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  • Loren King

Teen Angst Set to a Rock Beat in “Coast”

The agricultural community of Santa Maria, California plays a meaningful role in “Coast,” a drama that puts a unique and personal stamp on the familiar story of restless youth wanting to flee small town life.

The film centers on a believable young woman, Abby (Fatima Ptacek), a teenager desperate to break out of her surroundings who takes refuge in rock music. She’s not sure what exactly she’s rebelling against but she’s angry at her father who just left the family and takes it out on her mother Debora (Cristela Alonzo) who works nights as a hospital nurse and who’s coping with her own pain around the divorce.

Directed by Jessica Hester and Derek Schweickart from a script by Cindy Kitagawa, “Coast” is refreshingly set among a largely Latinx community. Some are first generation immigrants who work the farms and want better for their kids who themselves are torn between family tradition and youthful yearning. The story focuses on various entwined relationships in the small town but mostly its about mothers and daughters. Debora connects with a demanding patient, Olivia (Melissa Leo), who becomes a maternal figure and offers no nonsense advice as the two bond over the trials of motherhood. Abby’s best friends from childhood (Ciara Bravo and Mia Xitlali) offer one another a surrogate family.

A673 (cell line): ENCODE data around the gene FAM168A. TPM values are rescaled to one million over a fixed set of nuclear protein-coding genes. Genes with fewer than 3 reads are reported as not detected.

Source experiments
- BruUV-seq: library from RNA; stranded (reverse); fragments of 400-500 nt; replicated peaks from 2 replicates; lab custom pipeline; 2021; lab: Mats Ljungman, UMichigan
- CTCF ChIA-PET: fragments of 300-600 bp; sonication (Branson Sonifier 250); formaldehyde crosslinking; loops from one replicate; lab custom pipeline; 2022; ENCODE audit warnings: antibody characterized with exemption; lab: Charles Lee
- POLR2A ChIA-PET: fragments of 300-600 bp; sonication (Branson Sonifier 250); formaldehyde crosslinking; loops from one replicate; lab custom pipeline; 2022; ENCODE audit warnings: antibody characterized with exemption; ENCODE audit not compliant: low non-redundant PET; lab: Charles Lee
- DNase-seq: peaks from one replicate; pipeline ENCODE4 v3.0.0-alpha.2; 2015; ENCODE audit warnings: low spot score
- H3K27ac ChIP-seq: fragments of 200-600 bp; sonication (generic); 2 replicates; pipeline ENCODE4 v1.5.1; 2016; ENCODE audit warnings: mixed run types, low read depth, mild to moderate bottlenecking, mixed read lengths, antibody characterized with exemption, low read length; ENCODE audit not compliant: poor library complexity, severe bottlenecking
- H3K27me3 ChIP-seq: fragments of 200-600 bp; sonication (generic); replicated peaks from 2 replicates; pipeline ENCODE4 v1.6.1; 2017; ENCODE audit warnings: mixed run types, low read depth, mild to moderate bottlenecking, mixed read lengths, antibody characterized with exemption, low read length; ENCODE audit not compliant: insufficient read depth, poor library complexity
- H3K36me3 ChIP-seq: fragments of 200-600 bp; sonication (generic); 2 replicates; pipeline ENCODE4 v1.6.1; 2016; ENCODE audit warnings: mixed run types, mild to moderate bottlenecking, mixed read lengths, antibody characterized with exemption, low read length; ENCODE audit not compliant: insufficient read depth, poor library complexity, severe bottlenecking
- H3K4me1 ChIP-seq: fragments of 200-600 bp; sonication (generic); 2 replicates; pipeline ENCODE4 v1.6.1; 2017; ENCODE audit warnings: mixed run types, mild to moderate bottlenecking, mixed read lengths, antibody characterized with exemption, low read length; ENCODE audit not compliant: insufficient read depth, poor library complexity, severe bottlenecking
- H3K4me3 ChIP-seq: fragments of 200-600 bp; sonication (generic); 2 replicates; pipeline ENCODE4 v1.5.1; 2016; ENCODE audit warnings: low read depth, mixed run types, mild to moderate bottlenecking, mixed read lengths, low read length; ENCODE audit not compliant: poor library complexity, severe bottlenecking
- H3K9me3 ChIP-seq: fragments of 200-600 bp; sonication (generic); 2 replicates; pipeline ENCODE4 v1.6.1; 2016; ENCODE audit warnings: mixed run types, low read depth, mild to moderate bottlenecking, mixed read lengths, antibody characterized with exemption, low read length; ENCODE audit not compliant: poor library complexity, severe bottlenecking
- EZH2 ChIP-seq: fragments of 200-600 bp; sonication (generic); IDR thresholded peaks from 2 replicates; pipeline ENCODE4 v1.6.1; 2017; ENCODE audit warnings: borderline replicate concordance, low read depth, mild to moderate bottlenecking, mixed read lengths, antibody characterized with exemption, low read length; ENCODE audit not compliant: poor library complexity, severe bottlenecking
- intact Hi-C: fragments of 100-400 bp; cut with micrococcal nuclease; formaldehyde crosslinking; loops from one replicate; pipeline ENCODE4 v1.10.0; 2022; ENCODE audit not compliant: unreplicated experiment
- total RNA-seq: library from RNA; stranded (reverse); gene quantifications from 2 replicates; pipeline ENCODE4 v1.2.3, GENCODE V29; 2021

But this dynamic is upended by bad girl Kristi (Mia Rose Frampton) whose Los Angeles cred and wild streak at first impresses Abby. “Coast” captures the world of teen girls that seems too small and too big at once: the relentless peer pressures; the clashes; the moments of exhilaration such as dancing with abandon in a record store or ditching school for a party on the beach.

Kristi introduces Abby to the cute boy band in town and Abby falls for the lead singer, Dave (Kane Ritchotte). He encourages her to perform despite her fears but his punk sensitivity seems too good to be true. Abby wrestles with the pull of this new, exciting terrain even though she’s hurting her hardworking mother and leaving her loyal friends feeling abandoned. Meanwhile, a kind teacher pushes Abby to complete an assignment about the history of the town, gently urging her to see beyond its limitations. Her coming of age is many things, including understanding that a place of perceived entrapment also provides identity and comfort.


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